Sponsored By SoCal Toyota

By Mark G. McLaughlin

California’s STEAM (Science, Technology, Engineering, Art, Mathematics) program is designed to provide the state’s students with a background in five key disciplines. The rapidly changing modern job market not only rewards but often also requires people who can work across disciplines, or take what they have studied in one field and apply it to another. Multi-tasking not only means being able to do two or more things at once, but combining two or more things to enhance the final product. Here, for example, are just five unique careers pertaining to science that many do not automatically think of as math related.

Pharmacist

The study of the science of medicine is the basis for a degree in pharmacology and for any career in the pharmaceutical industry, including that of a drug store or hospital pharmacist. Such professionals, however, must also have a solid education in applied mathematics. Even such simple tasks as weighing ingredients to combine in creating drugs and counting out the number of pills or measuring the amount of liquid needed to fill a medical prescription require a proficiency in basic mathematics.

Forensic Scientist

The proliferation of popular crime-themed television series, movies and novels have inspired many viewers and readers to follow a career in the forensic sciences. These professionals not only find and retrieve evidence from crime scenes but also process and analyze that evidence. Without their hard and precise work, many policemen and detectives would have a much harder time in discovering “whodunit,” as would prosecutors in bringing such criminals to justice. Although the job title is that of a scientist, such professionals are also mathematicians. They use math every day to do things like measure out the chemicals used to test evidence they have collected or to determine the distance a bullet traveled.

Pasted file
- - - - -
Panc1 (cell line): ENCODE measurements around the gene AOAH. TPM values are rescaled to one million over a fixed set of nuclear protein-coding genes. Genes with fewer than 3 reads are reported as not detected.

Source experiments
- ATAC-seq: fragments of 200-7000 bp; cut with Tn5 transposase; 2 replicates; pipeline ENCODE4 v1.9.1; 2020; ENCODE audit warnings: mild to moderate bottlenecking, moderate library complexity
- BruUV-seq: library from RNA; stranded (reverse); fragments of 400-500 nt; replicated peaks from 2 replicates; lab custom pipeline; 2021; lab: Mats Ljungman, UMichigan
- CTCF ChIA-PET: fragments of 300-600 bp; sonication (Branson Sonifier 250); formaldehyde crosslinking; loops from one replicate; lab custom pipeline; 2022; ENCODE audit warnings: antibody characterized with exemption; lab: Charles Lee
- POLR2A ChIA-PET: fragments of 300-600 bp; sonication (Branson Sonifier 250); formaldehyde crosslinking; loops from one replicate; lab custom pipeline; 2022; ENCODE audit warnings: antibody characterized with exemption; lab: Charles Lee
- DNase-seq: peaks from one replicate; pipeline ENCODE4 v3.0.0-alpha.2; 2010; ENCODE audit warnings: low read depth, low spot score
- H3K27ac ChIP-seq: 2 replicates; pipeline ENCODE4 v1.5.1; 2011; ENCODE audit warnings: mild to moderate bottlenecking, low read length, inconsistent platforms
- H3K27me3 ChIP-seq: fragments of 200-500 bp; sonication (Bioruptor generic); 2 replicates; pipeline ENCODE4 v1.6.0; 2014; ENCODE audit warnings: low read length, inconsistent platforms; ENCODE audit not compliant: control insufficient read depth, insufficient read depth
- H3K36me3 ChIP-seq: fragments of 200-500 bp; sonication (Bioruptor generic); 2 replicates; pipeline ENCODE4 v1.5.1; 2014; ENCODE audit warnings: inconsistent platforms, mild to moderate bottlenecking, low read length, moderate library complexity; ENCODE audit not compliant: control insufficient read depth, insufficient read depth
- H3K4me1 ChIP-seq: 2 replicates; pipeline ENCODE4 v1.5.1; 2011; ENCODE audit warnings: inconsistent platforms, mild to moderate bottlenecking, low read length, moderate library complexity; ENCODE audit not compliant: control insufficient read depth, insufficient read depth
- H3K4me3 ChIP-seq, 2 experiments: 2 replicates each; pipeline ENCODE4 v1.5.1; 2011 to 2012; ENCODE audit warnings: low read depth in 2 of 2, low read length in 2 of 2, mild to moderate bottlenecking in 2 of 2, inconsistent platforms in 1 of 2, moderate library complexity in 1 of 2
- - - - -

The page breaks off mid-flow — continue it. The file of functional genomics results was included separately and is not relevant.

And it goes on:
Chemical Engineer

Mathematical skills are required for those pursuing an engineering degree. While that is obvious for those studying to be mechanical, electrical, or structural engineers, it is also true for those seeking to become engineers in other fields, including the chemical and biochemical disciplines. Chemical engineers, for example, need to make precise measurements when combining ingredients to develop new products. Those who work in both the research and the production of such products are usually required to determine the costs and cost-benefits of those products, and are often required to determine a budget for their production. All of those tasks require an ability to make precise and correct calculations.

Computer Science Teacher

High schools, colleges and universities need educators who can teach computer science to their students. This type of educator must understand the computing technology behind that discipline. That requires a background in mathematics and the mastery of the mathematical skills needed to perform calculations and to analyze the efficacy of their course of instruction. To be current in their field means they must have the math background needed to conduct research in their field. 

 

 

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